First day of school, back to distance learning for many in the Bay Area

Monday was the first day back to school for tens of thousands of kids around the Bay. Back to school this year means back to sitting in front of a computer monitor, but districts are saying that doesn't take away from the importance of the first day of school, and restoring a sense of normalcy.

In the East Bay, Berkeley schools and West Contra Costa County schools started class Monday morning. The district's Superintendent Matthew Duffy, says considering all the challenges he's happy the school year is underway. "It is an exciting day, butterflies in the stomach," said Superintendent Duff. "To open the school district and the year for our 30,000 students."

A major focus was on making sure all students have the opportunity to learn this year. "We really build this plan with a strong equity lens, that's why we have daily office hours to connect with students who really need those office hours," said Superintendent Duffy.

While students are learning remotely, the district is already working on developing learning hubs, the district's plans for when it is safe enough to begin educating students face to face, starting with the most vulnerable.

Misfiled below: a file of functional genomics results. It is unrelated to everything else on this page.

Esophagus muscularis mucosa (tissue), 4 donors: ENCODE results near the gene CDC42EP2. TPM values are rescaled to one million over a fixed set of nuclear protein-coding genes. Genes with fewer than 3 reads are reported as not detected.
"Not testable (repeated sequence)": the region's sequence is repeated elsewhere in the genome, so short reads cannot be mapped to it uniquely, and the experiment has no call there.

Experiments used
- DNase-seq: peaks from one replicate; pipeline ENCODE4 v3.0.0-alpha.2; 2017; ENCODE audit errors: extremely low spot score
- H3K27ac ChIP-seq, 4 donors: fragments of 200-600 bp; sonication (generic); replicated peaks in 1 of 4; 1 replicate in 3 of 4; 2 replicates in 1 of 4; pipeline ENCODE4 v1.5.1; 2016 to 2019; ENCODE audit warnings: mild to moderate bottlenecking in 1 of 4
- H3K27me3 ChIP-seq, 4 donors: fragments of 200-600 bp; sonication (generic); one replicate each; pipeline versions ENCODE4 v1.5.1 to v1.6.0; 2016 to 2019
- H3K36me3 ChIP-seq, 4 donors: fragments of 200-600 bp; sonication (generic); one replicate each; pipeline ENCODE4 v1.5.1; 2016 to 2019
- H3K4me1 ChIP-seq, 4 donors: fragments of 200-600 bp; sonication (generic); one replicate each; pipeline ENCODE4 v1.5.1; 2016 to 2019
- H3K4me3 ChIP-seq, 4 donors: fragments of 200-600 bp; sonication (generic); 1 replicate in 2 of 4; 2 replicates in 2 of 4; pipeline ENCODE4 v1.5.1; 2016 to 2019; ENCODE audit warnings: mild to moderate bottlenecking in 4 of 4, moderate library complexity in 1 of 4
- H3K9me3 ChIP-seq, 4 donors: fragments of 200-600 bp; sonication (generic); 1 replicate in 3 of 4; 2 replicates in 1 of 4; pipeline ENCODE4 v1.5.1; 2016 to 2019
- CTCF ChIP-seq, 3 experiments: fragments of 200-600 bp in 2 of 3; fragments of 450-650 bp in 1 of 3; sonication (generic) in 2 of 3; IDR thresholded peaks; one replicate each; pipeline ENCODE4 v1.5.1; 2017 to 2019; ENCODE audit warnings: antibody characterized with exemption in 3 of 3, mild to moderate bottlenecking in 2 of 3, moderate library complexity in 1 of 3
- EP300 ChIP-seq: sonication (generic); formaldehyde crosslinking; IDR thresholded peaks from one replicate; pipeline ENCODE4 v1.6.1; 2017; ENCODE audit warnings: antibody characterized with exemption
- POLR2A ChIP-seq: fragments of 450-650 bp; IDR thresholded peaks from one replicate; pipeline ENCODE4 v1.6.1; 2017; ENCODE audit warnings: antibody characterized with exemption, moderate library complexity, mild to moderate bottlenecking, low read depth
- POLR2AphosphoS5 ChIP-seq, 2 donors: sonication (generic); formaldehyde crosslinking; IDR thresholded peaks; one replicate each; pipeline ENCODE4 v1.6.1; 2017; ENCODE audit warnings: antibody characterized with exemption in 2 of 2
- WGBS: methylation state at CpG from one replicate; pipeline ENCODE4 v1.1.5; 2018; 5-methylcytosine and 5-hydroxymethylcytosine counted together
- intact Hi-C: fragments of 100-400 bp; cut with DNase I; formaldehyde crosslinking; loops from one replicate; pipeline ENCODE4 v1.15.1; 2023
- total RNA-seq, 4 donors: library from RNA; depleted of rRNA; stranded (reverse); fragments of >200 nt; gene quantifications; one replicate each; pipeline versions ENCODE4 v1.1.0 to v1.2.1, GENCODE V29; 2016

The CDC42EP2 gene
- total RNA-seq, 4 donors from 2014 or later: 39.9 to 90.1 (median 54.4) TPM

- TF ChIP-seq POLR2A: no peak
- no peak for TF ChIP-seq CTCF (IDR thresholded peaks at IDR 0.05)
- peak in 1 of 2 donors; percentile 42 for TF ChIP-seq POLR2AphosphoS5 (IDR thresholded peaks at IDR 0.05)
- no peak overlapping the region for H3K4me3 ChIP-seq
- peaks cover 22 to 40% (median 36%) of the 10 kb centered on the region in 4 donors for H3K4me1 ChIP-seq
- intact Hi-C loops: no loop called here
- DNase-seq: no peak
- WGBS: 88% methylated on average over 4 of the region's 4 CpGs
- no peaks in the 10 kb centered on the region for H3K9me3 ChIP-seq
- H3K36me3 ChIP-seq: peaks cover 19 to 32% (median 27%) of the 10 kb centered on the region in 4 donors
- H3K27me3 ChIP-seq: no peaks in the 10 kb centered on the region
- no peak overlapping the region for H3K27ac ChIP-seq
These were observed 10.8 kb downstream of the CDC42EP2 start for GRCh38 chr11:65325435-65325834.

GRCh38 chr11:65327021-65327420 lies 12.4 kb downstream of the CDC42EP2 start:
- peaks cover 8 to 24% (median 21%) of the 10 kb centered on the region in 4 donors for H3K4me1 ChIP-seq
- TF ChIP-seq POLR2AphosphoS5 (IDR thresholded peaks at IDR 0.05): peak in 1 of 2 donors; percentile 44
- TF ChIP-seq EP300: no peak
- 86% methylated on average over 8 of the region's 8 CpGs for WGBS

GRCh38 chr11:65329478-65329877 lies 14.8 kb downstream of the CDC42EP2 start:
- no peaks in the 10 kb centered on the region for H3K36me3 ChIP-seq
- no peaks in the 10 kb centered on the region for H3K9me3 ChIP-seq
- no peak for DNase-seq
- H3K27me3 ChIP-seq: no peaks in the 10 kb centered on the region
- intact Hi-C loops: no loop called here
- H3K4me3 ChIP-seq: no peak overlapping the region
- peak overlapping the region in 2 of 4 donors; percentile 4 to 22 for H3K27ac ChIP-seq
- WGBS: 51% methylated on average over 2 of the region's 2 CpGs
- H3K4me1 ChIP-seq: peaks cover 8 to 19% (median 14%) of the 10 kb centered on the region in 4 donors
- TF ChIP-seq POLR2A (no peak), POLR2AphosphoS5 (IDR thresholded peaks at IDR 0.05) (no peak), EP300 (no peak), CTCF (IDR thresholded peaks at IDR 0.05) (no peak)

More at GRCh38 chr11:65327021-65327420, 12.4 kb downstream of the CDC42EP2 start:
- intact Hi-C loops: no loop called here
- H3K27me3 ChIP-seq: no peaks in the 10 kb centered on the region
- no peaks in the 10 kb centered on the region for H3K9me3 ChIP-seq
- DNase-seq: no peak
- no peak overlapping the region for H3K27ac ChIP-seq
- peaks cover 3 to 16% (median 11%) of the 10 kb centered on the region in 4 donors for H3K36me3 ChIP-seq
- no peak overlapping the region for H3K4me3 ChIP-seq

"So, we know there will be a day when all 30,000 students will be able to come back but if we can get some student in earlier we really want to bring our students who have higher needs, who may not be as successful in the distance learning world," said Superintendent Duffy.

Across the Bay although there was no school bell as South San Francisco and San Francisco students started class. San Francisco's more than 50,000 students settled in for a day of learning at their keyboards. "We need you engaged, and we need you taking part," said Dr. Vincent Matthews, Superintendent San Francisco School District.

"So, absolutely, we are taking attendance. But, we're also making sure that we have activities that will keep you engaged."

San Francisco schools said it learned a lot from distance learning in the Spring and is making sure that each school's sense of community is preserved, and that students are getting time to interact with educators and their fellow students.     

The district also says it has a commitment to making sure that all students have access to learning and so far has made more than 23,000 devices available to students who need them. "So, we're giving our more devices to younger student," said Superintendent Matthews. "Plus there are students we didn't hit in the Spring, and we're making sure we're catching up."

San Francisco says it is also working on developing plans to resume in class learning when it is safe to do so.